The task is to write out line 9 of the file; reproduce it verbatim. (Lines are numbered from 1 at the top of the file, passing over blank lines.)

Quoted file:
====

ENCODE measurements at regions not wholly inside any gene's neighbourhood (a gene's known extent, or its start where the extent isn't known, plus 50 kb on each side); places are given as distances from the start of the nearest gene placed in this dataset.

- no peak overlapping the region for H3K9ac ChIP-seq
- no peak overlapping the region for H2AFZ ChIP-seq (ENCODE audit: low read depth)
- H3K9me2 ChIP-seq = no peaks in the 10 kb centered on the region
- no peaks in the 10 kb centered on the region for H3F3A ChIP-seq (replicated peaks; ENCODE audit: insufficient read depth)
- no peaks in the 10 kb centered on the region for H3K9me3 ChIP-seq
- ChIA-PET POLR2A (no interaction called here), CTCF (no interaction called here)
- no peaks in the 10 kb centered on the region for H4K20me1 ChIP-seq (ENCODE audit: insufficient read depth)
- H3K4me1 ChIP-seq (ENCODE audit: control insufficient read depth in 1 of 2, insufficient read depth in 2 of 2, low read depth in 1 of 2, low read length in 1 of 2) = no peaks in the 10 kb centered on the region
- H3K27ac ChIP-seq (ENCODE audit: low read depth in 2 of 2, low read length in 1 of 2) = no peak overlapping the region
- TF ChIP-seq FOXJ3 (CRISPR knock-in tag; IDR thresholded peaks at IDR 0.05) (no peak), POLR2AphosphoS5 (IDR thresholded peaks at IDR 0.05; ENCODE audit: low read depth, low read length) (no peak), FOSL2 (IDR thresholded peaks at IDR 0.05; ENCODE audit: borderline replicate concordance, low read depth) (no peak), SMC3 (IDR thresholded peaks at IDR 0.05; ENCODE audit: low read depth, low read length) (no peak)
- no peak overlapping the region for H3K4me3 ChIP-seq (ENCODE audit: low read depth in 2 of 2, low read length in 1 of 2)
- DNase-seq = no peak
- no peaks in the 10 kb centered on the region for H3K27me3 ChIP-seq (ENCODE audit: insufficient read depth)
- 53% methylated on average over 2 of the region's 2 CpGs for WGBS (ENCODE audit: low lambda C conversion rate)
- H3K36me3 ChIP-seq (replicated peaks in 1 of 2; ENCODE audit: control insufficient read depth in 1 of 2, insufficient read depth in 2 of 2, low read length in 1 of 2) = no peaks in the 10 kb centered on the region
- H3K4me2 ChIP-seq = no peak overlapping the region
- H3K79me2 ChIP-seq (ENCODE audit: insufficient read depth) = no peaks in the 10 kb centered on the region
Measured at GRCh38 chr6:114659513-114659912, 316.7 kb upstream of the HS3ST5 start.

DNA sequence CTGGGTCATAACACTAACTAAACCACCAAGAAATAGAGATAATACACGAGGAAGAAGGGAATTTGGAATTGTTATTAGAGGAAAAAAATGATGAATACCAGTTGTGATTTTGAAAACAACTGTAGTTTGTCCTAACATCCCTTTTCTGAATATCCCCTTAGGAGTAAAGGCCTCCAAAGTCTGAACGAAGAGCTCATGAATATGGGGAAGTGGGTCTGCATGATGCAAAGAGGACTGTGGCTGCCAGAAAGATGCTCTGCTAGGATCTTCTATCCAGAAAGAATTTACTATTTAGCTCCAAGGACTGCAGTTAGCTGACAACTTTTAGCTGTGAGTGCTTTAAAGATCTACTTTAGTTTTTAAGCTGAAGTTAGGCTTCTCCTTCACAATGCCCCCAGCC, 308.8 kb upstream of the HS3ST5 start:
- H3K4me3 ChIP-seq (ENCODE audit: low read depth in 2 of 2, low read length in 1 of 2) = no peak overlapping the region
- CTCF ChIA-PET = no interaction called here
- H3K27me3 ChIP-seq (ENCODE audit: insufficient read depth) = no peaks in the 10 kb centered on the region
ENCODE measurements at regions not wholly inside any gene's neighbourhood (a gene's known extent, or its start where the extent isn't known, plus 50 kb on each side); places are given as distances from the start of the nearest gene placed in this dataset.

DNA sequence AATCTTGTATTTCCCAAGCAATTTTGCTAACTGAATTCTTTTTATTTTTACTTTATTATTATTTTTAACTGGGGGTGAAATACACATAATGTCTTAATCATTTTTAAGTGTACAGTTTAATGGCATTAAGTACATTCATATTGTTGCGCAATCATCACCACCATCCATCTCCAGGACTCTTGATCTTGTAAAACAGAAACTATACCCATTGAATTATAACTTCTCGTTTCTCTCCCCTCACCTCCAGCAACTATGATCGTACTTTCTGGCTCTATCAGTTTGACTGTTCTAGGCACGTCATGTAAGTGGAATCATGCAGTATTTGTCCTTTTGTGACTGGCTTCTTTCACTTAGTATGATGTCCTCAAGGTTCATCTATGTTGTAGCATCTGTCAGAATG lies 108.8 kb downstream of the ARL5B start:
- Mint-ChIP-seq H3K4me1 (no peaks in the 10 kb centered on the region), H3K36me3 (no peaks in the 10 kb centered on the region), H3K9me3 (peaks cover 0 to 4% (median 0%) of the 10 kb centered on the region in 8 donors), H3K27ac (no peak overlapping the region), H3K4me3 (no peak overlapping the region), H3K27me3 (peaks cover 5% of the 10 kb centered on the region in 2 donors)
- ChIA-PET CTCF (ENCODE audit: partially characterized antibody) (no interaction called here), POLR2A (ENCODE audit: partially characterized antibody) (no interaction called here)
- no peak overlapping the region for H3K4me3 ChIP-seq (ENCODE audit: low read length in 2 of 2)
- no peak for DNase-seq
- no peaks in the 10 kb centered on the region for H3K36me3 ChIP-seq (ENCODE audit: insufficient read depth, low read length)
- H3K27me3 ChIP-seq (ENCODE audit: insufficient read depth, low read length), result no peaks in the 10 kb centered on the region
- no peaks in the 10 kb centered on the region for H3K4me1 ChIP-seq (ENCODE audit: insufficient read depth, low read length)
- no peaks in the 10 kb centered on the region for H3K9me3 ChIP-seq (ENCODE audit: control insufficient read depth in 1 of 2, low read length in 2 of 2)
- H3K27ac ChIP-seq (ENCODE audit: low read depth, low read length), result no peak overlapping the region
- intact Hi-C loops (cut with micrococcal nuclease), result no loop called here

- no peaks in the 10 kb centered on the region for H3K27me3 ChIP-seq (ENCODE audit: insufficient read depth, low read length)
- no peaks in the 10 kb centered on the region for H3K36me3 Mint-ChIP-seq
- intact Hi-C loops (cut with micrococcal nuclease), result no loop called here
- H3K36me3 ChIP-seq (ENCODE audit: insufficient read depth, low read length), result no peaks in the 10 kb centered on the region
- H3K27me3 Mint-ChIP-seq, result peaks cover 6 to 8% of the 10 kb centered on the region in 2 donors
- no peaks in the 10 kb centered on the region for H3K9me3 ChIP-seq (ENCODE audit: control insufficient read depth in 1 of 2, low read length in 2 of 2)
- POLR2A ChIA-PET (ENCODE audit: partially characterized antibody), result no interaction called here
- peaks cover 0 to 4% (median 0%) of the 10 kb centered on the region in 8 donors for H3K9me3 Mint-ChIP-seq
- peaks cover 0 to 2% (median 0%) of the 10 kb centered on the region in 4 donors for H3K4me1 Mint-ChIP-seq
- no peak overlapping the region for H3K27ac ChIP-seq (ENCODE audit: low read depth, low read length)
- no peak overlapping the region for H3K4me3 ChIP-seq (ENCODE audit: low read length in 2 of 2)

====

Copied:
- H3K4me1 ChIP-seq (ENCODE audit: control insufficient read depth in 1 of 2, insufficient read depth in 2 of 2, low read depth in 1 of 2, low read length in 1 of 2) = no peaks in the 10 kb centered on the region